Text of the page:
New Question
 
 
PRTG Network Monitor

Intuitive to Use.
Easy to manage.

200.000 administrators have chosen PRTG to monitor their network. Find out how you can reduce cost, increase QoS and ease planning, as well.

Free PRTG
Download >>

 

What is this?

This knowledgebase contains questions and answers about PRTG Network Monitor and network monitoring in general. You are invited to get involved by asking and answering questions!

Learn more

 

Top Tags


View all Tags


What is the "load" on Linux systems?

Votes:

1

Your Vote:

Up

Down

There are several sensors on PRTG which monitor the load under Linux/Unix/MacOS systems. What is the difference between the load under these systems and the CPU load under Windows?

cpu-load cpu-utilization help linux macos unix windows

Created on Nov 28, 2012 1:10:33 PM by  Gerald Schoch [Paessler Support]

Last change on Nov 28, 2012 2:13:20 PM by  Daniel Zobel [Paessler Support]



1 Reply

Accepted Answer

Votes:

0

Your Vote:

Up

Down

CPU Load on Linux

On Linux three numbers are shown when prompting the load averages: load average: 0.65, 0.42, 0.36 These numbers represent load averages over periods of time – one, five, and fifteen minute averages. Intuitively, lower numbers are better. Higher numbers might represent a problem or an overloaded machine. But when exactly should you be concerned, and when is it urgent to fix a problem? The point is, what is the threshold?

The Traffic Analogy*

Basically, CPU load can be illustrated with the “traffic analogy”. Imagine a bridge for cars. A single-core CPU corresponds to a single lane of traffic then.

  • No traffic on the bridge at all would correspond to the number 0.00.
  • Every number between 0.00 and 1.00 means there is no traffic congestion, an arriving car will just go right on.
  • 1.00 would indicate when the bridge is exactly at its capacity.
  • On the other hand, every number over 1.00 means there is a congestion. 2.00 means that there are two lanes in total – one lane waiting, one on the bridge. 3.00 corresponds to three lanes – one on the bridge, two lanes waiting. The same counts for higher numbers. When we adopt this analogy for CPU load, “cars” are processes using a slice of CPU time – “crossing the bridge”. Waiting cars correspond to queued up processes to use the CPU. The sum of running plus waiting processes is called run-queue length under Unix.

The Ideal CPU Load

Since neither cars nor processes should ever wait in a perfect world, the CPU load ideally stays below 1.00. A load of 1.00 might be okay, but the problem is that you have no more room left. Every additional car/proccess has to be queued. Practically the line is drawn at 0.70. If the average load is staying over 0.70 it is time to investigate. A load of 1.00 indicates that the problem should be found and fixed immediately. A load of more than 5.00 indicates that you could be in serious trouble.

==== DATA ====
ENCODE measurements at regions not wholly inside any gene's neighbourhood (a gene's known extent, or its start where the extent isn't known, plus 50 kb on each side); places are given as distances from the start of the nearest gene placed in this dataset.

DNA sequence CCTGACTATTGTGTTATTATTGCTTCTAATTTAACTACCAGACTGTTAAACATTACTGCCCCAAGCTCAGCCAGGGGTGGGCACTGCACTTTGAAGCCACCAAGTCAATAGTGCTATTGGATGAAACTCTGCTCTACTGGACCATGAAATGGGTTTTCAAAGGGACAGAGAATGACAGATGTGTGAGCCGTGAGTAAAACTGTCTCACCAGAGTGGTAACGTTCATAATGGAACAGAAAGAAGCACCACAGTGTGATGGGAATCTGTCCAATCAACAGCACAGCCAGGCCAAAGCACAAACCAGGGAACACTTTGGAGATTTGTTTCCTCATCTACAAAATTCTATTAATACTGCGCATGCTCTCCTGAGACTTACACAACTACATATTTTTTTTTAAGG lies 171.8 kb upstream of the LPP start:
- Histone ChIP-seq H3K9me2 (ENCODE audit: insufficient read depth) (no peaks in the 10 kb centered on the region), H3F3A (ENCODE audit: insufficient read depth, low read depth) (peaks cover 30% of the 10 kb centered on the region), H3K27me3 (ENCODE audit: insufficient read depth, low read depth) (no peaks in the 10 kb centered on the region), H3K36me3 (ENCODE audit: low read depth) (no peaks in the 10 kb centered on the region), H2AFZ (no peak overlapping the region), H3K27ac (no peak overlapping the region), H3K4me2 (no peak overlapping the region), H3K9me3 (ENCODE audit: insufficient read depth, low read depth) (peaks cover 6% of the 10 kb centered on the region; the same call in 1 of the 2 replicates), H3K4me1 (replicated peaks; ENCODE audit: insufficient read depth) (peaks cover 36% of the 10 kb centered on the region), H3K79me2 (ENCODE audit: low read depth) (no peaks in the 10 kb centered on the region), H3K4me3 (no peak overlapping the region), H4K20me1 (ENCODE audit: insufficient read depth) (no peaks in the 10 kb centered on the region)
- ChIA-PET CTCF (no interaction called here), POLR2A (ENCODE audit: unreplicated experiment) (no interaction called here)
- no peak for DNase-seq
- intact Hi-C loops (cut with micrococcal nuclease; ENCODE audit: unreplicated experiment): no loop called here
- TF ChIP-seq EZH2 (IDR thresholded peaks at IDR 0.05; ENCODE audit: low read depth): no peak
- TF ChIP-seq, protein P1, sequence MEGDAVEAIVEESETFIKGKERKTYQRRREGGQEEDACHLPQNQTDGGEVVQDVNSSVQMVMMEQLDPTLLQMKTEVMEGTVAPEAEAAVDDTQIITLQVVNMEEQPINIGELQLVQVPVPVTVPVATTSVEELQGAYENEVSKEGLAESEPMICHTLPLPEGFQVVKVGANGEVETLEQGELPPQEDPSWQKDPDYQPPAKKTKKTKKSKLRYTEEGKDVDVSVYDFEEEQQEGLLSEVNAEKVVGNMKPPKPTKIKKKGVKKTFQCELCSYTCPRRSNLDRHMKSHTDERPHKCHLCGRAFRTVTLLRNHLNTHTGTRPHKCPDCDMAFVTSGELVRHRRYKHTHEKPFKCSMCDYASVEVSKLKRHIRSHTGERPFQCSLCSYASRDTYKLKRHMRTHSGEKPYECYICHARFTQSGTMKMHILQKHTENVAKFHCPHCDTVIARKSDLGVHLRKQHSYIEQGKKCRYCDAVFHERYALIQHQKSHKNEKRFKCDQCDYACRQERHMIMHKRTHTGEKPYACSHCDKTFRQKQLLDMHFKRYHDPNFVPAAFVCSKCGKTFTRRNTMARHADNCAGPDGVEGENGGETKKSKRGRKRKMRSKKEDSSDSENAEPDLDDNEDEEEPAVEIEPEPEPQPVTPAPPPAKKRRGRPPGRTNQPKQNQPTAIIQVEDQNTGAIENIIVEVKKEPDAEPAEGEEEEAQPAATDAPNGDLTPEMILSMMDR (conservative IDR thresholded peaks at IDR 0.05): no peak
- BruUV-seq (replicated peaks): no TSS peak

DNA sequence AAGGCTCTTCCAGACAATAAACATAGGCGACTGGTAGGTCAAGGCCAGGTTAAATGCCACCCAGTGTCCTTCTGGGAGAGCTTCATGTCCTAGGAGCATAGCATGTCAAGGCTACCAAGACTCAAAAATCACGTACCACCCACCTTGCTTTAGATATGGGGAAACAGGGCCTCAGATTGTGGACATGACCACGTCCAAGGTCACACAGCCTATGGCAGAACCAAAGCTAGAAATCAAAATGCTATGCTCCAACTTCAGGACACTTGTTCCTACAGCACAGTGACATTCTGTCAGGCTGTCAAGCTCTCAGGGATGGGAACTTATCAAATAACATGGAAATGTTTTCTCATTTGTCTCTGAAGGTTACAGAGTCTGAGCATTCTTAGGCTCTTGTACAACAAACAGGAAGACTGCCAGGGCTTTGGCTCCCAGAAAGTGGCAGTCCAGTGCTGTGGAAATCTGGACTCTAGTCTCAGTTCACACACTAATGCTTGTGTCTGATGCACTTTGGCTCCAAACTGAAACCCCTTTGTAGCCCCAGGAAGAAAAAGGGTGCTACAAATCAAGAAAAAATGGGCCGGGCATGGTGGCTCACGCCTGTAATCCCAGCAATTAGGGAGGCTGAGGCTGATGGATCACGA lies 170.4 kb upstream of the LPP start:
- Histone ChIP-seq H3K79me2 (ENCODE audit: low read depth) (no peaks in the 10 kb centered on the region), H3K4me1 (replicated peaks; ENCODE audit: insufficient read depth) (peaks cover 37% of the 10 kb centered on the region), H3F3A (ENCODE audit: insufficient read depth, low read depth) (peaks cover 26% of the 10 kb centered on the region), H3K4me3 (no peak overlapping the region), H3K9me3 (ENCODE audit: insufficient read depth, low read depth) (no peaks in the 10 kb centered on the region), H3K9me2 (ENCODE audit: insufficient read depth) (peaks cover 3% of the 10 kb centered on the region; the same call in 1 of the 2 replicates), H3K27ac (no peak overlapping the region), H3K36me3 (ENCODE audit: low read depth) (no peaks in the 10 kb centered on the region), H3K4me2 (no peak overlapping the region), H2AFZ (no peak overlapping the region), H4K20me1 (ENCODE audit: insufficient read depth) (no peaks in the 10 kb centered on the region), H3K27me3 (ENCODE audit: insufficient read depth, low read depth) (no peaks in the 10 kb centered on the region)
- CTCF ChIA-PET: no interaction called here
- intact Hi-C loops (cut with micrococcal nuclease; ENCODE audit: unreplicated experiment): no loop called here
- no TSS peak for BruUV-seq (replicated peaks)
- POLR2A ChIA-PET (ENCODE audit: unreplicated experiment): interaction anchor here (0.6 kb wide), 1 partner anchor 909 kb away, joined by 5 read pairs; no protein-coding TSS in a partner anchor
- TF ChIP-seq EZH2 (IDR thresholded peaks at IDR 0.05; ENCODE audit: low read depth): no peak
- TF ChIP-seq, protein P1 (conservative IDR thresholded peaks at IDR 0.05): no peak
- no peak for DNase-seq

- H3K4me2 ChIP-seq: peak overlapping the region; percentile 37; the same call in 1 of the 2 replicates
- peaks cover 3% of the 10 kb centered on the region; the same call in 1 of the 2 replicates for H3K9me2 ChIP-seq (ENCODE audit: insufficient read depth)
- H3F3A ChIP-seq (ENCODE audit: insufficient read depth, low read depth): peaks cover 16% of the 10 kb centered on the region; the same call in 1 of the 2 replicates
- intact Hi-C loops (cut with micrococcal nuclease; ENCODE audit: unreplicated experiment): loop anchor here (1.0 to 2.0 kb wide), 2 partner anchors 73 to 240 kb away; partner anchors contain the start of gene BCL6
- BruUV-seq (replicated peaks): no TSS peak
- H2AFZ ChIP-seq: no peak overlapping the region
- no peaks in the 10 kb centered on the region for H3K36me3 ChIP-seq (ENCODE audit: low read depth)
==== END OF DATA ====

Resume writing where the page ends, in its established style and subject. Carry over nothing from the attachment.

Multi-processors

On multi-processor systems, the load is relative to the number of processor cores available. The “100% utilization” mark is 1.00 on a single-core system, 2.00 on a dual-core, 4.00 on a quad-core, and so on. This means that, i.e., a quad-processor system is still healthy with a load of 3.00. In the “traffic analogy” this means that on the bridge are four lanes (quad-core) in total, and three lanes are full (3.00 CPU load). One lane still is free to be filled.

Linux Load Versus Windows Load

On Windows the CPU load is prompted in another way. The CPU Usage History graph of the task manager appears split when the computer has multiple CPUs, a single dual-core processor, or both. For every core the load is shown separately, but for the total can never reach 100%. With 100% usage the computer will slow down significantly. When monitoring CPU load with PRTG, using the Windows CPU Load Sensor, the total load is as well shown as a percentage of max 100%.
The difference to Linux systems is that Linux accumulates the load of multiple CPUs. Thus the average load number can exceed 100%/1.00 without any problems when there are multiple CPUs.

More

* Please see also Understanding Linux CPU Load – when should you be worried? for a more detailed explanation of the “traffic analogy”.

Created on Nov 28, 2012 1:14:11 PM by  Gerald Schoch [Paessler Support]

Last change on Nov 28, 2012 2:25:09 PM by  Gerald Schoch [Paessler Support]



Please log in or register to enter your reply.


Disclaimer: The information in the Paessler Knowledge Base comes without warranty of any kind. Use at your own risk. Before applying any instructions please exercise proper system administrator housekeeping. You must make sure that a proper backup of all your data is available.